Upon the demise of the honored subject many tributes were paid to his useful and admirable life, and extracts from a few of these will be quoted. Said the Kansas City Star of that date in an editorial:

"In the passing of Mr. Dudley E. Cornell, Kansas City loses one of its oldest and most distinguished citizens. He lived in the city forty-five years, and during that time was twice elected mayor. He was honored, also, by election to a number of other places of public trust, and in every capacity he served the city and county with a faithfulness that made him a potential factor in the municipal life of the Kansas metropolis.

"When Mr. Cornell came to Kansas City, forty-five years ago, there was but little here to inspire the belief that a great city would ever be built at the mouth of the Kaw. Kansas City, Kansas, was then called Wyandotte and it was nothing more than a trading point. It was a wonderful privilege, therefore, that Mr. Cornell enjoyed, to witness the development of the city from the pioneer frontier existence in a wild Western state to the present productive and ambitious city, representing a state like Kansas. Better still, it was a great privilege to be so prominently identified with the building of such a city as Mr. Cornell has been."

Said the Gazette Globe in a review and appreciation of his life, "With the death of Dudley E. Cornell another landmark is gone. He was a railroad man in the early history of the state, twice mayor, county treasurer, and well-known to about everybody in town."

Extracts from an article in the Kansas City Journal are as follows:

"General Dudley E. Cornell, twice mayor of Kansas City, Kansas, died at 8:30 o'clock last night at his home, 618 Oakland avenue, Kansas City, Kansas. He became ill at a voting booth at the special bond election, February 14. He was taken home in ambulance. An operation was performed, but he was unable to survive the shock.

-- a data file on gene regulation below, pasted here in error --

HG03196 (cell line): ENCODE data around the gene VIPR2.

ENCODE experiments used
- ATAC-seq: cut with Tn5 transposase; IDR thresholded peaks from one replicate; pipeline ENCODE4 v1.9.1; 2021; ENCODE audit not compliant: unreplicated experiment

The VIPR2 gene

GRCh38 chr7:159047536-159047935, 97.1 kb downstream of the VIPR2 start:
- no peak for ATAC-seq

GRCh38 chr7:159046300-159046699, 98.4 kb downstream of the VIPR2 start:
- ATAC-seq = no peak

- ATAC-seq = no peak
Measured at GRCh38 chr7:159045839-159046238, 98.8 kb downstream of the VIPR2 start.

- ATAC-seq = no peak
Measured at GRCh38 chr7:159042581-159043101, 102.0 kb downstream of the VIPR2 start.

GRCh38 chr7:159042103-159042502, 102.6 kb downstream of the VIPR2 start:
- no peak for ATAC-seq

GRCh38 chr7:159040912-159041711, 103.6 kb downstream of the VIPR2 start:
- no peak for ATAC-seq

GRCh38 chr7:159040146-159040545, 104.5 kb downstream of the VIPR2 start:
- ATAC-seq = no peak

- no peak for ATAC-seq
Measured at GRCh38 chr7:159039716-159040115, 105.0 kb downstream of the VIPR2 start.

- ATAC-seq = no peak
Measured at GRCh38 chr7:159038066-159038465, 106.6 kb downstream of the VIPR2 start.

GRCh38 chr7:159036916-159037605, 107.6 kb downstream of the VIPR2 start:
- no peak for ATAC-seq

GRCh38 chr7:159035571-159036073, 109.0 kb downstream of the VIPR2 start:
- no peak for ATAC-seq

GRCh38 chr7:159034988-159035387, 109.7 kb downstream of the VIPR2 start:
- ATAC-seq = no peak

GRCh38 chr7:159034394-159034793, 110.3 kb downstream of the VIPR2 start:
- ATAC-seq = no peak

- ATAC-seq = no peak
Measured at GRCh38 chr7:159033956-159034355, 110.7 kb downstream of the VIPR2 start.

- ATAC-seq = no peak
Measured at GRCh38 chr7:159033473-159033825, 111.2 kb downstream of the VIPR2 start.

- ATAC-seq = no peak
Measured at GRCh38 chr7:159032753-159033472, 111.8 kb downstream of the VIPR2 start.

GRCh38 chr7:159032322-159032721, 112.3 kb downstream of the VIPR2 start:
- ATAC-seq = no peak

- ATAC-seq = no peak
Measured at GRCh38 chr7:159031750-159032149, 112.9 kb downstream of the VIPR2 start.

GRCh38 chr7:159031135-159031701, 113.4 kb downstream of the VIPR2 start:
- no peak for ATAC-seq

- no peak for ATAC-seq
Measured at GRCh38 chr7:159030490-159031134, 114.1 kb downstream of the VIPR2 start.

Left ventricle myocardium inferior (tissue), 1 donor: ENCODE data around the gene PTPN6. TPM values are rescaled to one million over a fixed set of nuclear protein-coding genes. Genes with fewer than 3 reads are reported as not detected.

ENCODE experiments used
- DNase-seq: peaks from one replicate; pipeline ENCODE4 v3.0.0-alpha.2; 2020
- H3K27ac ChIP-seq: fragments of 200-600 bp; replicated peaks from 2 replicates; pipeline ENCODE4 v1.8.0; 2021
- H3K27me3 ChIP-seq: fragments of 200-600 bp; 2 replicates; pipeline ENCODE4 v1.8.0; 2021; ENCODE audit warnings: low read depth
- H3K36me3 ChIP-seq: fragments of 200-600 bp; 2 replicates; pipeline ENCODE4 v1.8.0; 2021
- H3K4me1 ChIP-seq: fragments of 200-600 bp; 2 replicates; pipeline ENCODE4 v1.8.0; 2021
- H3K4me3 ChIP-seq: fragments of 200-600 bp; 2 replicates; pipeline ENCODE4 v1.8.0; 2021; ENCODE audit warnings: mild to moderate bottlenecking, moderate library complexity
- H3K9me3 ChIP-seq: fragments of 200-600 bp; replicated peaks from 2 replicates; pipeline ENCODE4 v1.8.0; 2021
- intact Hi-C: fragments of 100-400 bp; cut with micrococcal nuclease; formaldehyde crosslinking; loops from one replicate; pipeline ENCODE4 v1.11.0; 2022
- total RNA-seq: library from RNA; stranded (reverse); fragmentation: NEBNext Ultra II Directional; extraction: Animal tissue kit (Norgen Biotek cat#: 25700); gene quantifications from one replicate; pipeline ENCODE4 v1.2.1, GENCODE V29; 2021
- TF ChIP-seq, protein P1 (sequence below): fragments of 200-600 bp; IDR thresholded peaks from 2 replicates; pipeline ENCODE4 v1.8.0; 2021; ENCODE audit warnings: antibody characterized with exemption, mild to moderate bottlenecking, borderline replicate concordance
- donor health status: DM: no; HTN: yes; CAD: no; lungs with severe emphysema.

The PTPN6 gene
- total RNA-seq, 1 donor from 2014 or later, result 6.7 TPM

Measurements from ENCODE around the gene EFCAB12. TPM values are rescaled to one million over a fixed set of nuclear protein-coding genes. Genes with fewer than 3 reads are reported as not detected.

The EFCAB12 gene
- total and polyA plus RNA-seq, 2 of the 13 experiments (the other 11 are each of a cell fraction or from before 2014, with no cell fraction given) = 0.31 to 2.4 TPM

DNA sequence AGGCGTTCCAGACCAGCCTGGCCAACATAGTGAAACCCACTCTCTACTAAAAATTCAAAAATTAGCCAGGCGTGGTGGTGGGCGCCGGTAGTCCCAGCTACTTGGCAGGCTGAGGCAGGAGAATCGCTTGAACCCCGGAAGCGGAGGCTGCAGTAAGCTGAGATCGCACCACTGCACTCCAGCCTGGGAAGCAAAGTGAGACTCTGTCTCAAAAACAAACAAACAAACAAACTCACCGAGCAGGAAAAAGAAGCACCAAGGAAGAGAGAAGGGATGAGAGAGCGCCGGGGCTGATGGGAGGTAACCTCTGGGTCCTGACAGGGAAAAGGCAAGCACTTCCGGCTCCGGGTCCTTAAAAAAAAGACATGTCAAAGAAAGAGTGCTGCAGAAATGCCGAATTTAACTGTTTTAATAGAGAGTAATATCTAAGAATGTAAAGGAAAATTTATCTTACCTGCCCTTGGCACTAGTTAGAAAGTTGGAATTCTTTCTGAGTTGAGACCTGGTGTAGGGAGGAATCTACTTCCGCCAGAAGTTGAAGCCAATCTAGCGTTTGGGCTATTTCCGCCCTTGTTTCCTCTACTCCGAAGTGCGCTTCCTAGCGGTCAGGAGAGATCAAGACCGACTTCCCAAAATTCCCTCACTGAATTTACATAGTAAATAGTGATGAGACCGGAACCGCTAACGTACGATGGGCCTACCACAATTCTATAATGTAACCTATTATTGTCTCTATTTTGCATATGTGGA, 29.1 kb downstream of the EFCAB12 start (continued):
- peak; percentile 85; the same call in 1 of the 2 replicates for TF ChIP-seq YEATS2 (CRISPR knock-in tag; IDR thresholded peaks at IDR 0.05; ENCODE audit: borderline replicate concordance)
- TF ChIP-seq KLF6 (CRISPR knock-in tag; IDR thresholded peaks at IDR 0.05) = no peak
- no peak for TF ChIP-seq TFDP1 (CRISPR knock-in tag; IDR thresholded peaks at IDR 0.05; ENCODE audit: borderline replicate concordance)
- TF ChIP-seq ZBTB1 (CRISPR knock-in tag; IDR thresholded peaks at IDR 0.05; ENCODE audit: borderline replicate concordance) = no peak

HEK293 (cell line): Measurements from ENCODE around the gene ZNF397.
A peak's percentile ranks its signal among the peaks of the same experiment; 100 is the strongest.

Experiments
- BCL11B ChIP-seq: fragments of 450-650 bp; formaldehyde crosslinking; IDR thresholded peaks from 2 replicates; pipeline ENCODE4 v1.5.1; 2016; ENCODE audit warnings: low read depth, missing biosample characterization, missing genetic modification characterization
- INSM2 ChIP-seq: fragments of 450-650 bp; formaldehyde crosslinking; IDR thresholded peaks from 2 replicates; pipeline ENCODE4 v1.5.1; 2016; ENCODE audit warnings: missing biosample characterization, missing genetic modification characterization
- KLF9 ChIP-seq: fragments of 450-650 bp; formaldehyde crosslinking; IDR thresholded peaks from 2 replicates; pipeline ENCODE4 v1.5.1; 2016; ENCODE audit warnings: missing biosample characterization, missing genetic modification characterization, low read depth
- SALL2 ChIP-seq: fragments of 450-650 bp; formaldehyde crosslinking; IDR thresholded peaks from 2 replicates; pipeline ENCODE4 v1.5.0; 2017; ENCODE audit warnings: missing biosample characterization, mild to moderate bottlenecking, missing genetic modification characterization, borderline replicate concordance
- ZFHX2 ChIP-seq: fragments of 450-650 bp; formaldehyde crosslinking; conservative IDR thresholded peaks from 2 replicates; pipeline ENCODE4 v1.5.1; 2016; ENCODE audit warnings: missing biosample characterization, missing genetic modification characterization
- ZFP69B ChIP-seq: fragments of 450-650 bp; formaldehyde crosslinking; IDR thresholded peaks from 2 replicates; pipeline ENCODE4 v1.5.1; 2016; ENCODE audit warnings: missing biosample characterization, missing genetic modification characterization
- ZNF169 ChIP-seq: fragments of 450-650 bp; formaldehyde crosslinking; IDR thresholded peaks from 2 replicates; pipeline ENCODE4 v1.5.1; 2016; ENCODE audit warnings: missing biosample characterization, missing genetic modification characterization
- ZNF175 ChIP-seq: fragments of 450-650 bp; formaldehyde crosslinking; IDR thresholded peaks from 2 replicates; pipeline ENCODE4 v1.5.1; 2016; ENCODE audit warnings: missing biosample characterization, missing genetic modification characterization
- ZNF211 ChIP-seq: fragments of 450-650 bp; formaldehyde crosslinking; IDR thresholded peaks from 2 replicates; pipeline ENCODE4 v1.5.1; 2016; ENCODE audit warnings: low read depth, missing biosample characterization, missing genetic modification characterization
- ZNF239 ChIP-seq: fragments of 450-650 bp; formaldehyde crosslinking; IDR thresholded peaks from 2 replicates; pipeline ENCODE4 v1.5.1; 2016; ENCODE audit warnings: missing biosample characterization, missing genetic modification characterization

"He was known in Kansas City, Kansas, as a 'young, old man' and was about the streets and at his club two days before the beginning of his final illness. His last administration as mayor of Kansas City, Kansas, was freer of petty quarrels and peanut politics, perhaps, than any other two years of the municipal history. He was familiar with every person working for the city, and on sunny days, when the work in his office was slack, he used to pitch horseshoes with the firemen at headquarters. The firemen about headquarters now count time from his administration, and their regard is shown by the fact that the fine black horse which pulls the chief's buggy to fires is named 'Dudley' in his honor.

"During his last administration the council which served with him was of a different political faith, but on one occasion, when the argument had waxed hot over a certain municipal proposition and the mayor had offered to resign before he would accede to the measure, the opposition readily gave in and the opposition leader was the first to decline to accept the resignation."

In the resolutions adopted by Burnside Post, No. 28, G. A. R., held at Grand Army Hall, March 11, occurs the following paragraph:

"Be it resolved, that by the death of our comrade, General Cornell, the Grand Army of the Republic has lost one of its most distinguished and respected members; this post has been deprived of one who was esteemed and loved by his comrades and friends; Kansas City has parted with one of the most honored of its former mayors; and the surviving widow and children of the deceased have been called to mourn the loss of a kind husband and father, who was loved, not by them alone, but by all his neighbors and acquaintances."